As well as being a key driver of drug discovery and development, pharmacology figures in many other aspects of modern life. A few examples follow:

  • Drugs prescribed by clinicians are often ineffective in a significant proportion of patients, and commonly cause adverse effects.4,5  Selecting the right drug, the right dose, and where possible in the right patient, which can significantly diminish these problems, is the domain of clinical pharmacologists. The emergence of genomics-based personalised medicine is a likely to provide powerful new tools for clinical pharmacologists.

  • Pharmacological knowledge is essential in the design and conduct of clinical trials of new medicines, which have to be conducted according to strict protocols governing standards of ethics, experimental design and statistical analysis in order to pass scrutiny by regulatory authorities as a condition of approval of the new drug for clinical use.

  • Widely consumed “social” drugs, including alcohol, nicotine and caffeine have been subjected to extensive pharmacological research, the results of which provide the basis for official advice regarding their possible health risks.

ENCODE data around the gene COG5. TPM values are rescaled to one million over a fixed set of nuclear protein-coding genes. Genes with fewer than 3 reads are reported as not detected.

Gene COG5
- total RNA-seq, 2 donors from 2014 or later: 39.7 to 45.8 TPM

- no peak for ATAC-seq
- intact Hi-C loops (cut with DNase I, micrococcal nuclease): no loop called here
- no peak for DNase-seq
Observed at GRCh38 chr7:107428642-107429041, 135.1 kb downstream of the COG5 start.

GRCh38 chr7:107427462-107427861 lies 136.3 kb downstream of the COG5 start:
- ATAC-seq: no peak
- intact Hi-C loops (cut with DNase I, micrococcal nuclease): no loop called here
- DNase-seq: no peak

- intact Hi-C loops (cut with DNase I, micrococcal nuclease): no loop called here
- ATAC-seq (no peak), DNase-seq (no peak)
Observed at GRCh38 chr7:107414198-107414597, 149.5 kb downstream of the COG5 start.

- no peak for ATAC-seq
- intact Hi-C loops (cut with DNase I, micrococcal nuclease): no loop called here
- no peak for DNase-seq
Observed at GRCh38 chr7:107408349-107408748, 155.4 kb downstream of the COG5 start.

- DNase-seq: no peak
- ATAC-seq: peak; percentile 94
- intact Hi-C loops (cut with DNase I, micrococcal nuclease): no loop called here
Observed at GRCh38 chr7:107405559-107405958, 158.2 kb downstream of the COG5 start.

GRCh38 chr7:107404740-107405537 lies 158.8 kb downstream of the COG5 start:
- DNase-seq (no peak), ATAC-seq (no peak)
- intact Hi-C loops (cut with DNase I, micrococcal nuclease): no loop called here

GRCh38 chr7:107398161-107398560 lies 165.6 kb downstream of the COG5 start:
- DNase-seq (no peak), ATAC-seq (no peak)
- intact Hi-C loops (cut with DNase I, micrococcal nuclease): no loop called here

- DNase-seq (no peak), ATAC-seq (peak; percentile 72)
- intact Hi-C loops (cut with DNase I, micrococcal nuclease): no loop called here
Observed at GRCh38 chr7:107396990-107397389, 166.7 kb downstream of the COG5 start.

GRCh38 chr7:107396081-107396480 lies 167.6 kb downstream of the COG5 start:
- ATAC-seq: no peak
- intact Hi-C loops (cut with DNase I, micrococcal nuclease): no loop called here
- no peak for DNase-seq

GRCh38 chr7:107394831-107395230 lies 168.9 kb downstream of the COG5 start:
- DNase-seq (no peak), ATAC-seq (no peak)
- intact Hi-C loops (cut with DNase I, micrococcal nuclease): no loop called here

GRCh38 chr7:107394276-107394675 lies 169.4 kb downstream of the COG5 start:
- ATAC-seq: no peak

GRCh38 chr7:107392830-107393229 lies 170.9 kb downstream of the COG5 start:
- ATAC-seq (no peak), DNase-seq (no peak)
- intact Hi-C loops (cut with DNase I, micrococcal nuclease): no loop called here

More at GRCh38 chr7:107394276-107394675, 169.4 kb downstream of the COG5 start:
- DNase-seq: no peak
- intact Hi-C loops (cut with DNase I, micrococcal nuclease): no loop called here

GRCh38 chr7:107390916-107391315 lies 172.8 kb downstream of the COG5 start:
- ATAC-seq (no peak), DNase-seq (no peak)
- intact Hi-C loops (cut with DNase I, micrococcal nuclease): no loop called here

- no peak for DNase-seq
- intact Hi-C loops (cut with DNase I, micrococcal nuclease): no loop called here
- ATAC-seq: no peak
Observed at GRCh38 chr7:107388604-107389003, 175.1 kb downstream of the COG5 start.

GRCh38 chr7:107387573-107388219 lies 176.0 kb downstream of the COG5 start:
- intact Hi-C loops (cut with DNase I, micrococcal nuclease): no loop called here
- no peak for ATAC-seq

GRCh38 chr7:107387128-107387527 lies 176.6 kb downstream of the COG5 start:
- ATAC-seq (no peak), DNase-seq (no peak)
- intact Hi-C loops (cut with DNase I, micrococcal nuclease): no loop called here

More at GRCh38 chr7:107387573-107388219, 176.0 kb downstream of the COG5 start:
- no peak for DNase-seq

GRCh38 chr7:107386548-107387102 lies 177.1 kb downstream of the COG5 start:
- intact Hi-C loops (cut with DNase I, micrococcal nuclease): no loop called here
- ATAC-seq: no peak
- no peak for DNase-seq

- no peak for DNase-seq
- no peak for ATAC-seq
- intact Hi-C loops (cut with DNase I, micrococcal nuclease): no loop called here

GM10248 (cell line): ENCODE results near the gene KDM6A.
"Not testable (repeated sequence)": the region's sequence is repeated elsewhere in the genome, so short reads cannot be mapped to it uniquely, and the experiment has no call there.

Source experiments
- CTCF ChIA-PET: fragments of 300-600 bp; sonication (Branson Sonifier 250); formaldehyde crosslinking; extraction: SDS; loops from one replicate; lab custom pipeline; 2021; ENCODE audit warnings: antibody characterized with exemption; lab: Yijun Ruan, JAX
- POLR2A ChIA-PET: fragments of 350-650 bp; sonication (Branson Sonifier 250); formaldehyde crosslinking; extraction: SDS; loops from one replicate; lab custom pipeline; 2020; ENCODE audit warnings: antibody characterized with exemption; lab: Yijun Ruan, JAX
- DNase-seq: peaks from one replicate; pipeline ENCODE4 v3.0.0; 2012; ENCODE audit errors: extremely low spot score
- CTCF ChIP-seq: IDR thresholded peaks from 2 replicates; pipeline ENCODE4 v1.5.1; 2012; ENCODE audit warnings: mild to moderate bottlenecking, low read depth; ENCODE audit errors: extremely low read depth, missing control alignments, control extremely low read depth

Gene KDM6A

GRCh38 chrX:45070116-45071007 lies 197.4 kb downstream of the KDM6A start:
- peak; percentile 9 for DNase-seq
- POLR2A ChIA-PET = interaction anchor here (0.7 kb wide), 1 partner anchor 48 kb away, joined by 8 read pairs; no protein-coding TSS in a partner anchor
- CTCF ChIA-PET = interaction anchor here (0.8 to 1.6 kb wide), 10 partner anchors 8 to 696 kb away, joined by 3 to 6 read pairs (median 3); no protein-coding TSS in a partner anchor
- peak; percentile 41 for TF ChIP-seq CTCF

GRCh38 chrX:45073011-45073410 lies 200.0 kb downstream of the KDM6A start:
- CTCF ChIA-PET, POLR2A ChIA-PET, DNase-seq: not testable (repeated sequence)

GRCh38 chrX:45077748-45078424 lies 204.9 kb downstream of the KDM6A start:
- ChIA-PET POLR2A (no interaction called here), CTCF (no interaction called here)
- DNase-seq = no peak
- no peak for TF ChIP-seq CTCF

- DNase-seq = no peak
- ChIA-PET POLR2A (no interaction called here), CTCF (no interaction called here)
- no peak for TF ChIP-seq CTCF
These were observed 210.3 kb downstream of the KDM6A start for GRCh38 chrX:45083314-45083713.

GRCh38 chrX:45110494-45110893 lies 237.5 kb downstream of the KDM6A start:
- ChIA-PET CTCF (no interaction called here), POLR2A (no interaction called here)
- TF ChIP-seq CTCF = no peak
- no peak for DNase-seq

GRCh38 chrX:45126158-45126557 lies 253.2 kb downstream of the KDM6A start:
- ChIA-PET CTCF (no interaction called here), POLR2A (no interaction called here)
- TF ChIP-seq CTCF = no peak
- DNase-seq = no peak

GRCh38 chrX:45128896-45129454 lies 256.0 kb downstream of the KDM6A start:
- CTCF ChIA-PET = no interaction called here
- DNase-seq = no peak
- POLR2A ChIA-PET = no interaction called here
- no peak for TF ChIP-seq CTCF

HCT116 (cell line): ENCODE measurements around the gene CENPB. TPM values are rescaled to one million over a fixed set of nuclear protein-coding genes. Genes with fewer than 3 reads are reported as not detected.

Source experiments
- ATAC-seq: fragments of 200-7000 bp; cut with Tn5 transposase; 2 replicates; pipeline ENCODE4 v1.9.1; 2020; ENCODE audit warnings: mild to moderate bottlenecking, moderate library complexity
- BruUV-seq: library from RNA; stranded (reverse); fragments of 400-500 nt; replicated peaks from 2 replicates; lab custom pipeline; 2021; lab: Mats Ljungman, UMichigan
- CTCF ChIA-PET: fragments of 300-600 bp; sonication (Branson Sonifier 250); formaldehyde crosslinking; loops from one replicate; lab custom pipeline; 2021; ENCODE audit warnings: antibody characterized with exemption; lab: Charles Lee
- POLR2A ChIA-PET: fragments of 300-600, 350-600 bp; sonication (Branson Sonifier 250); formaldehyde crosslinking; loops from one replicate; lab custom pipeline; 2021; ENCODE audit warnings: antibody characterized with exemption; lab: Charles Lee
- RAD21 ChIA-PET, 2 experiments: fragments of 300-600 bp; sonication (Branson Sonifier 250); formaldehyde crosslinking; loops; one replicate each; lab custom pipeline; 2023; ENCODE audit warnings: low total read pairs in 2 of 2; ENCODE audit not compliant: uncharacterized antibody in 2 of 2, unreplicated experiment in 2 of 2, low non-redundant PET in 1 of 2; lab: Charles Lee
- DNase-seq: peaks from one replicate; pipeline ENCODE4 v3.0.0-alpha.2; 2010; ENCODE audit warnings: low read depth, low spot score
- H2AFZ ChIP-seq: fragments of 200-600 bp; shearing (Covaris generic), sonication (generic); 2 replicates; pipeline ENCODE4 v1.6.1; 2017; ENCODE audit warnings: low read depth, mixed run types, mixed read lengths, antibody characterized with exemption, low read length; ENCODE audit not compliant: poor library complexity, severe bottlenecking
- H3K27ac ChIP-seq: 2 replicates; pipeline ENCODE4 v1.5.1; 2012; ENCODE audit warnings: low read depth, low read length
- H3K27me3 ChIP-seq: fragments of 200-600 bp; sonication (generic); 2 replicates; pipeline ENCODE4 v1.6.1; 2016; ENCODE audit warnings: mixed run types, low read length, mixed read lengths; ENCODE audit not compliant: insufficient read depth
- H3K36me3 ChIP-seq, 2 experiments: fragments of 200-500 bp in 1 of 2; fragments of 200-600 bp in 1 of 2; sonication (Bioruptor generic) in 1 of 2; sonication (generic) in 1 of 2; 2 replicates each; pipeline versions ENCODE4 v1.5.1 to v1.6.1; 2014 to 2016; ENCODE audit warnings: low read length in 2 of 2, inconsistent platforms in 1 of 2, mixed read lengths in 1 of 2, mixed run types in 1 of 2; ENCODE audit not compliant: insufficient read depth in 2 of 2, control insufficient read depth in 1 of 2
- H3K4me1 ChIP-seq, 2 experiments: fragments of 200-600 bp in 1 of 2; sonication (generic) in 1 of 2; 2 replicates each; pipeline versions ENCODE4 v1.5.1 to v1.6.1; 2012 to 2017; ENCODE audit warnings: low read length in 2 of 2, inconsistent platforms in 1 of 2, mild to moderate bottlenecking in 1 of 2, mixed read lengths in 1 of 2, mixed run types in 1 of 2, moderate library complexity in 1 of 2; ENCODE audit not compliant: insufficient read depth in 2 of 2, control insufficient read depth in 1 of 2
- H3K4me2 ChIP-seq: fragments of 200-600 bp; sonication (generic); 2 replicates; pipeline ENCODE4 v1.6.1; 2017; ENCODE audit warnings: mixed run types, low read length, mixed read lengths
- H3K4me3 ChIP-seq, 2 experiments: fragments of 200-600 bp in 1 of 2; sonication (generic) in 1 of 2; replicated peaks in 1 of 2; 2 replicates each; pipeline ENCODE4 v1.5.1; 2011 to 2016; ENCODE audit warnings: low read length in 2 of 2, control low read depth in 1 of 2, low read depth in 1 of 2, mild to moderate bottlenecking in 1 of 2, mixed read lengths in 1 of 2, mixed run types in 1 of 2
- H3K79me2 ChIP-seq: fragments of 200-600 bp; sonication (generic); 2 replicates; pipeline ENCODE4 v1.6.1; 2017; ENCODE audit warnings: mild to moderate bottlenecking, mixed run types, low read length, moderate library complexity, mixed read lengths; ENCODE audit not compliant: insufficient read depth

• Drug abuse and addiction are serious problems in many countries, and present difficult challenges for prevention, remediation, legislation and policing; understanding the pharmacological properties of abused substances, including the mechanisms by which they produce psychological reward, as well as dependence and harm, is essential in planning rational control measures. The continuing emergence of new synthetic “street drugs” is a particular problem for pharmacologists and legislators.

  • Drugs in sport present problems of a different kind, mainly concerned with detection, where understanding of the routes of metabolism and excretion of banned compounds, coupled with sensitive analytical methods, is the basis of most of the control measures that are used.

We do not expect to correct a fault in, say, the navigation system of an aircraft by spraying a chemical into the works, so it may seem remarkable that physiological malfunction can sometimes be put right by a circulating drug. What makes it possible is that living systems, unlike electronic ones, deploy chemical signalling to control their function, providing points of attack for chemical interventions.

O. W.
, Annual Address before the Massachusetts Medical Society, 1860
H. P.
Br. J. Pharmacol.
Suppl. 1
An Essay Concerning Human Understanding
, p. 332
Goodman and Gilman's The Pharmacological Basis of Therapeutics, ed. L. Brunton, B. A. Chaber and B. Knollman, McGraw-Hill Education, 12th edn, 2011
J. M.
R. J.
H. P.
Rang and Dale's Pharmacology
, Elsevier, 8th edn,
Close Modal

or Create an Account

Close Modal
Close Modal